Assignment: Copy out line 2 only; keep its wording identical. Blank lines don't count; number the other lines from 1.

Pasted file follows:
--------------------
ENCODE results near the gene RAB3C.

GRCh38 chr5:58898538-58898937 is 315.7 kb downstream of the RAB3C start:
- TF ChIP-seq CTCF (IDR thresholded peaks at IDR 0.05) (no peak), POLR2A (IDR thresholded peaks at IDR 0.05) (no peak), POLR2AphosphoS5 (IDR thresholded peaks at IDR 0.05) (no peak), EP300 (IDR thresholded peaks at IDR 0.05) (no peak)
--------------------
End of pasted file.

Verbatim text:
GRCh38 chr5:58898538-58898937 is 315.7 kb downstream of the RAB3C start: